A Quick Primer on the Theory of Constraints

If you’ve been watching my blog, or heard me speak about The Phoenix Project, you may have some familiarity with something that I refer to all the time which is the Theory of Constraints and Technical Debt. This post is a quick primer on the Theory of Constraints, and I’ll dive into Technical Debt in the next post to bring it all together.

The Goal

By The Goal, I really mean “The Goal” which is a phenomenal book by Eli Goldratt. This book is regarded as the standard for efficiency creation in process management. While its roots come from manufacturing, the principals were found to be applicable to virtually every industry and every process. In fact, Gene Kim, George Spafford, and Kevin Behr who authored The Phoenix Project have all referred to Goldratt’s principles as the root of The Phoenix Project and the DevOps movement that they have been contributing to for years.

In a nutshell, these are fundamentals of the Theory of Constraints, or TOC:

  1. Identify the constraint(s)
  2. Exploit the constraint(s)
  3. Subordinate everything else to the above decision(s)
  4. Elevate the constraint(s)
  5. Go back to step 1

It’s really that simple. Another great thing that the TOC highlights is that everything has simplicity at its roots, because a complex system is actually comprised of a number of other simpler systems.

What is a constraint? It could be anything that limits a system from reaching its result. If manufacturing it could be something around speed or quality. In fact, most of the time we find that one becomes a side effect of the other. By increasing speed, we could risk quality. That is why we have to evaluate the constraint to ensure that we have solved it in the best way.

By eliminating constraints, we also have the potential to move the constraint elsewhere causing a downstream effect. This is like having a system of dams in a river, and as you release each one it will cause the water to be held back at the following dam. That’s ok though, because there is a reason that we have a 5 step list above with the 5th step being to return to step 1. There are always going to be constraints of some type, it is just a matter of how much impact they have on the overall system.

As each constraint is dealt with and elevated, we re-assess where the next constraint is. It may actually still be on the one we have just elevated. It just means that there is another constraint within that can be removed.

That is what I call the lather, rinse, repeat cycle.

How Do We Identify the Constraint?

Another key feature of the TOC is what is called TOC thinking. This is a process where all foot stakeholders on the system have to work through these 5 steps:

  1. Gain agreement on the problem
  2. Gain agreement on the direction for a solution
  3. Gain agreement that the solution solves the problem
  4. Agree to overcome any potential negative ramifications
  5. Agree to overcome any obstacles to implementation

If you want the TL;DR of that: get buy-in from all involved.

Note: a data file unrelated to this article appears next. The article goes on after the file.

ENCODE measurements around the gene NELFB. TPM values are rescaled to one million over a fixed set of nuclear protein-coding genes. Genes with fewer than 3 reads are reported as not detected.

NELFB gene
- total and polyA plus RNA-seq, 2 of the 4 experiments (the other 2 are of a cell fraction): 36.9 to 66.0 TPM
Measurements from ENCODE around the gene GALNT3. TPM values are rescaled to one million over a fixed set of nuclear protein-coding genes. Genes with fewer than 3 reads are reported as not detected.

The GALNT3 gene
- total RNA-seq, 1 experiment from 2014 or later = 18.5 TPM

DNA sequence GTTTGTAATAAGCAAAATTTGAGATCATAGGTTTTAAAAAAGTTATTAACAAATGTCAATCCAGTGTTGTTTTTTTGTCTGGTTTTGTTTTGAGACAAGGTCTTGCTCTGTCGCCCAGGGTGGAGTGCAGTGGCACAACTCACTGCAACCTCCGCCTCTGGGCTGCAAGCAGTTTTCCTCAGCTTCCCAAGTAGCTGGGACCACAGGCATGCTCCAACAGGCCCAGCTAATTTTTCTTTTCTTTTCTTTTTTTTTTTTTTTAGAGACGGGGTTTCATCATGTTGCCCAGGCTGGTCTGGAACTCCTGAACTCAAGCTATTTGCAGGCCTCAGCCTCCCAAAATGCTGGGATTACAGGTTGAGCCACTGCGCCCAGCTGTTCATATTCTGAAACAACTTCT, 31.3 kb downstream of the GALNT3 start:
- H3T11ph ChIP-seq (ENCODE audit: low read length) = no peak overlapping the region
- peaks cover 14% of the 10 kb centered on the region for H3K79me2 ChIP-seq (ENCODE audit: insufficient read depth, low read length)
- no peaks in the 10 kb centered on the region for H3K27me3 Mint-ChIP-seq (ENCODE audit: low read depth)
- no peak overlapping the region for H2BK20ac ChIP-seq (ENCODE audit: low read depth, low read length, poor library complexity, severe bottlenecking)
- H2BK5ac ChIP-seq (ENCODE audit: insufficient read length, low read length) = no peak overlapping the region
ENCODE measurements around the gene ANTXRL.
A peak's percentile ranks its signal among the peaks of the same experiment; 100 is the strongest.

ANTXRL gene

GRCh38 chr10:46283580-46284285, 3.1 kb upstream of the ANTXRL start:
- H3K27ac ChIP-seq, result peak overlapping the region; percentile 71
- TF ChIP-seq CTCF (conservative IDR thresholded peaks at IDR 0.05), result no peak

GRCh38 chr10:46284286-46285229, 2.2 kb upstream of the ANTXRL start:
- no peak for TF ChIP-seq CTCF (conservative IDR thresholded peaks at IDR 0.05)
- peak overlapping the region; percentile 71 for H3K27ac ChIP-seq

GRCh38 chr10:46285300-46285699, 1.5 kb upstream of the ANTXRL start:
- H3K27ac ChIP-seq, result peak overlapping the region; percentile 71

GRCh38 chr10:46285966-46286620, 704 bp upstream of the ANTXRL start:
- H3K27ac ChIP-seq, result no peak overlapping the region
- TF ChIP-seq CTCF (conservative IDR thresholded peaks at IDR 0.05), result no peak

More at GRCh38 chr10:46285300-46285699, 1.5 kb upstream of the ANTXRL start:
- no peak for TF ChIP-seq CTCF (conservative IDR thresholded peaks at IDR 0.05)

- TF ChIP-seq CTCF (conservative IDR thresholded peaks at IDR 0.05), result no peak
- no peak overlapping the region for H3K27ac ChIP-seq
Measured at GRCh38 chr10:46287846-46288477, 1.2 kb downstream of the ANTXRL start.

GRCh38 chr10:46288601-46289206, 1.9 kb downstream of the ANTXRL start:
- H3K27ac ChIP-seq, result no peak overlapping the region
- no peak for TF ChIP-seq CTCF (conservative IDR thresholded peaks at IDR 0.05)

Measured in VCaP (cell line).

You can see how each of these steps is particularly important, and it is absolutely important that the entire 5 points have been achieved or else there is a risk that the constraint will not be removed.

There is a reason why my tagline is People, Process, Technology. It’s exactly what is needed to make a system work. Without the work of the people to agree on the challenges on the processes, the technology won’t do much good. Remember, technology is an enabler for business processes. In a way, technology is just a way to lift a constraint by putting in an electronic system to augment an existing process.

If anyone who is involved in the process does not play along, then you’ll quickly find that the process flow will not improve. We hear about the ever famous Luddites (http://en.wikipedia.org/wiki/Luddite) which illustrates the exact issue around process improvement challenges. By having someone involved who is sabotaging the removal of a constraint, whether intentional or not, it will delay or cause failure to the improvement. It can be unintentional in cases where someone builds a process to improve something but doesn’t fully understand the real requirements. In those cases, the supposed improvement was actually not removing a constraint at all, and may actually create one instead.

I could go on for hours about this, and it’s because I’ve put these processes in place and found success from it. There is a reason that Goldratt’s methods are referred to by people from all around the world in every sector of business. The TOC has become the basis for other powerful methodologies like Lean, Agile, Six Sigma and many more.

What’s Next to Learn More?

I’ll always have the same response for this when people ask me what they can do to learn: Read The Phoenix Project. If you’re really looking to dive deep, you should take the extra time and read The Goal. As a technologist or a someone in business who works with technology, The Phoenix Project is definitely a win-win to read.

Once you get through that, I’d also recommend Lean Startup by Eric Ries. I make a point to re-read each of these books every 6 months or so to keep the concepts fresh. I’ve gotten great benefit from them, and if you’re ever up to chatting on either of these concepts, I’d love to help if I can!

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